The Texas Woman’s University Board of Regents approved a budget totaling more than $228 million in expenses for fiscal year 2013 during its meeting Friday.
The regents also approved the elimination of the course fee and the distance education fee, and created program fees and instructional enhancement fees.
The budget includes $160.7 million in operating expenses, which is $3.6 million more than the current year.
TWU will spend $544,000 on tenure and promotions.
The university also will spend $403,000 providing benefits for adjunct faculty, which the Texas Legislature implemented during its last session, said Brenda Floyd, vice president of finance and administration.
TWU will use $1.5 million in hold-harmless funding to give a one-time $750 payment to each permanent full-time faculty and staff member.
The payment will be prorated for part-time employees.
For example, if a permanent employee works the equivalent of 75 percent of a full-time position, the employee will receive 75 percent of the $750, Floyd said.
The university is expecting at least a 1.5 percent increase in enrollment, which, along with a 3 percent increase in designated tuition and growth above projections from the 2011-12 fiscal year, will increase tuition revenue by $2.9 million.
Along with the budget, the regents also approved changes to a couple of fees.
TWU has the second-highest course fees in the state after the University of Houston, Provost Robert Neely told regents.
That’s why he proposed the elimination of course fees and, instead, have a flat program fee as well as the elimination of the distance education fee and replacing it with a flat instructional enhancement fee.
“The departments were allowed to establish fees, and they did it course by course,” Neely said after the meeting.
The course fees at the undergraduate level range from $2 to $130; at the master’s level, they range from $3 to $100; and at the doctoral level, they range from $4 to $69.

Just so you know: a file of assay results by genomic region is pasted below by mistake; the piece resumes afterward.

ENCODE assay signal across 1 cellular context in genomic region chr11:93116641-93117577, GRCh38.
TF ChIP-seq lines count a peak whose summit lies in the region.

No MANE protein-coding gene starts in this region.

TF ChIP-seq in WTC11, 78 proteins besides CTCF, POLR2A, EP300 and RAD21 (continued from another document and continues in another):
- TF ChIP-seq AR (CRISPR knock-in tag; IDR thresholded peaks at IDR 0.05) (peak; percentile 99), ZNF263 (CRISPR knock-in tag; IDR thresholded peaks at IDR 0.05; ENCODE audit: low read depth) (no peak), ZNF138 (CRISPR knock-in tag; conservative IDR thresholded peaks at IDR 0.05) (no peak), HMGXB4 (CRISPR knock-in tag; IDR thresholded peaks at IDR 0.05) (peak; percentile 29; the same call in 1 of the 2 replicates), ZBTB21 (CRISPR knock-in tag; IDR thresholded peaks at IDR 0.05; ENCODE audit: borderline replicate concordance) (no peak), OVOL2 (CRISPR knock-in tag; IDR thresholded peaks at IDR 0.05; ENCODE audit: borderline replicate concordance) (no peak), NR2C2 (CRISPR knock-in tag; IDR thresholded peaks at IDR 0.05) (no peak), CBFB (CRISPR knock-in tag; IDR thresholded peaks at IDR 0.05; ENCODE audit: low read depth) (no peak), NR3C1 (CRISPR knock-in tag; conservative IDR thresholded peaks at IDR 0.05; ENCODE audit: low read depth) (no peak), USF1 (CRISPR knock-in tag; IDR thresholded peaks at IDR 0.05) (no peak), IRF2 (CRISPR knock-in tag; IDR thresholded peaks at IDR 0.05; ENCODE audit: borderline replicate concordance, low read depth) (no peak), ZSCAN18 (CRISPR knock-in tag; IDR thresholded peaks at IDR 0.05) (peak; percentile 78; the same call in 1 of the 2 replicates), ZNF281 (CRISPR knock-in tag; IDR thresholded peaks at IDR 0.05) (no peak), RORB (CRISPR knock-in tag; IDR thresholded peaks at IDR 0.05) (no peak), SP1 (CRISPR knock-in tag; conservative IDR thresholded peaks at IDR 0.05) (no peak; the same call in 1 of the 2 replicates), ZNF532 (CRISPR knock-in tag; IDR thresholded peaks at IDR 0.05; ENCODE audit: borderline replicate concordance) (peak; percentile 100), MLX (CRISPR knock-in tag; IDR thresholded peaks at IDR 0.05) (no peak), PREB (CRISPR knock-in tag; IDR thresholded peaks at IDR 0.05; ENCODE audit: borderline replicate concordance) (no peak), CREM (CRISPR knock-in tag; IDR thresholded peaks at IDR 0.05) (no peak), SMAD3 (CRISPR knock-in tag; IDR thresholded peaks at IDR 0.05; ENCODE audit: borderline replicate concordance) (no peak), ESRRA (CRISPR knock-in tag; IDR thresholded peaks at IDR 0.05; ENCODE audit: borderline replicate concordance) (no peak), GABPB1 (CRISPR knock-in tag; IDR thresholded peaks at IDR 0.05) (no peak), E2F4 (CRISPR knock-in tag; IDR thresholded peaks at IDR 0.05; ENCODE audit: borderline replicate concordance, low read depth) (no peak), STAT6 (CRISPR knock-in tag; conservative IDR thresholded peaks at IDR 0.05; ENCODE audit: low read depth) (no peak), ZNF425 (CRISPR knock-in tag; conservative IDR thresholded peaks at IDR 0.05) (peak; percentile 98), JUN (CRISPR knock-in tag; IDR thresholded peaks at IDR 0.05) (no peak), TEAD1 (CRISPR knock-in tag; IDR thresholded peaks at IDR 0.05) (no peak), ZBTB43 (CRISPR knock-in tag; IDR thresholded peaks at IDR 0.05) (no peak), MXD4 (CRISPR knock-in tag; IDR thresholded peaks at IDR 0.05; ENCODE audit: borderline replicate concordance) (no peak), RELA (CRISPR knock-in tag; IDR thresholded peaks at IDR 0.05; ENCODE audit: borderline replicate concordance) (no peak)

Replacing the course fees with program fees also will give the departments more flexibility in how they use the money, Neely said.
The program fee will be $8 for lower-level undergraduate students, $15 for upper-level undergraduate students and $25 for master- and doctorate-level students.
Money generated by a course fee has to be used for that course, he said, and program fees can be used by the department.
“The course fee was so limited,” Neely said.
The distance education fees, which are charged to distance learners, ranged from $0 to $12 at all levels of education. The instructional enhancement fee will be charged to all students who pay fees and will cover technology-related expenses. The fee will be $3 for undergraduate students and $7 for graduate-level students.
The goals of this new structure is to reduce course fees overall, enable students to better calculate costs, give departments more flexibility in spending and generate additional funding for broader and new services.
The fees will go into effect in January.
Along with those fee changes, TWU also plans to add a $2 student advising fee in two years and a $2 faculty excellence fee in three years.
No vote was taken Friday on those items.
RACHEL MEHLHAFF can be reached at 940-566-6889. Her e-mail address is firstname.lastname@example.org.